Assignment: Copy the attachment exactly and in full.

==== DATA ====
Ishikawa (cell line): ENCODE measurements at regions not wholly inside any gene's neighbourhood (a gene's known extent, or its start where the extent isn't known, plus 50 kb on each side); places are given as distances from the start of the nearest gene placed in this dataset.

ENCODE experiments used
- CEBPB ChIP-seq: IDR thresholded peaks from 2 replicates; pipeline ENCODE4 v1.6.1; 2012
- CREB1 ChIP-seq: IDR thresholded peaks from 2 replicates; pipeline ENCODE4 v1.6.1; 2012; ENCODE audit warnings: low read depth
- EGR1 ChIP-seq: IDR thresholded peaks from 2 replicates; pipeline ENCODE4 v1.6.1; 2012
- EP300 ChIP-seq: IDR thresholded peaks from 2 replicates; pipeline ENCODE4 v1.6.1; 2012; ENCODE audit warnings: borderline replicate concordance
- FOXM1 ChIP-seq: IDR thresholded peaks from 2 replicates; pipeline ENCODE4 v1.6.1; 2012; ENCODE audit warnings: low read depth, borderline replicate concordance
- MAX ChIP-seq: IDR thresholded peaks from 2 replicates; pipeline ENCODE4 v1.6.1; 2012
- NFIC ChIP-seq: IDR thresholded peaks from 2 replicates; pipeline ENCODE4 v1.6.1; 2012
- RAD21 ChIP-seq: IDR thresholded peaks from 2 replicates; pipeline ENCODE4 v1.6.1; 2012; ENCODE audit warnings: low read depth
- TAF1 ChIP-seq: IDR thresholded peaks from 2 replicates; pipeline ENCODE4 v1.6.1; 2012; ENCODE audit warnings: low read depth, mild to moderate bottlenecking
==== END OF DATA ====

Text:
Ishikawa (cell line): ENCODE measurements at regions not wholly inside any gene's neighbourhood (a gene's known extent, or its start where the extent isn't known, plus 50 kb on each side); places are given as distances from the start of the nearest gene placed in this dataset.

ENCODE experiments used
- CEBPB ChIP-seq: IDR thresholded peaks from 2 replicates; pipeline ENCODE4 v1.6.1; 2012
- CREB1 ChIP-seq: IDR thresholded peaks from 2 replicates; pipeline ENCODE4 v1.6.1; 2012; ENCODE audit warnings: low read depth
- EGR1 ChIP-seq: IDR thresholded peaks from 2 replicates; pipeline ENCODE4 v1.6.1; 2012
- EP300 ChIP-seq: IDR thresholded peaks from 2 replicates; pipeline ENCODE4 v1.6.1; 2012; ENCODE audit warnings: borderline replicate concordance
- FOXM1 ChIP-seq: IDR thresholded peaks from 2 replicates; pipeline ENCODE4 v1.6.1; 2012; ENCODE audit warnings: low read depth, borderline replicate concordance
- MAX ChIP-seq: IDR thresholded peaks from 2 replicates; pipeline ENCODE4 v1.6.1; 2012
- NFIC ChIP-seq: IDR thresholded peaks from 2 replicates; pipeline ENCODE4 v1.6.1; 2012
- RAD21 ChIP-seq: IDR thresholded peaks from 2 replicates; pipeline ENCODE4 v1.6.1; 2012; ENCODE audit warnings: low read depth
- TAF1 ChIP-seq: IDR thresholded peaks from 2 replicates; pipeline ENCODE4 v1.6.1; 2012; ENCODE audit warnings: low read depth, mild to moderate bottlenecking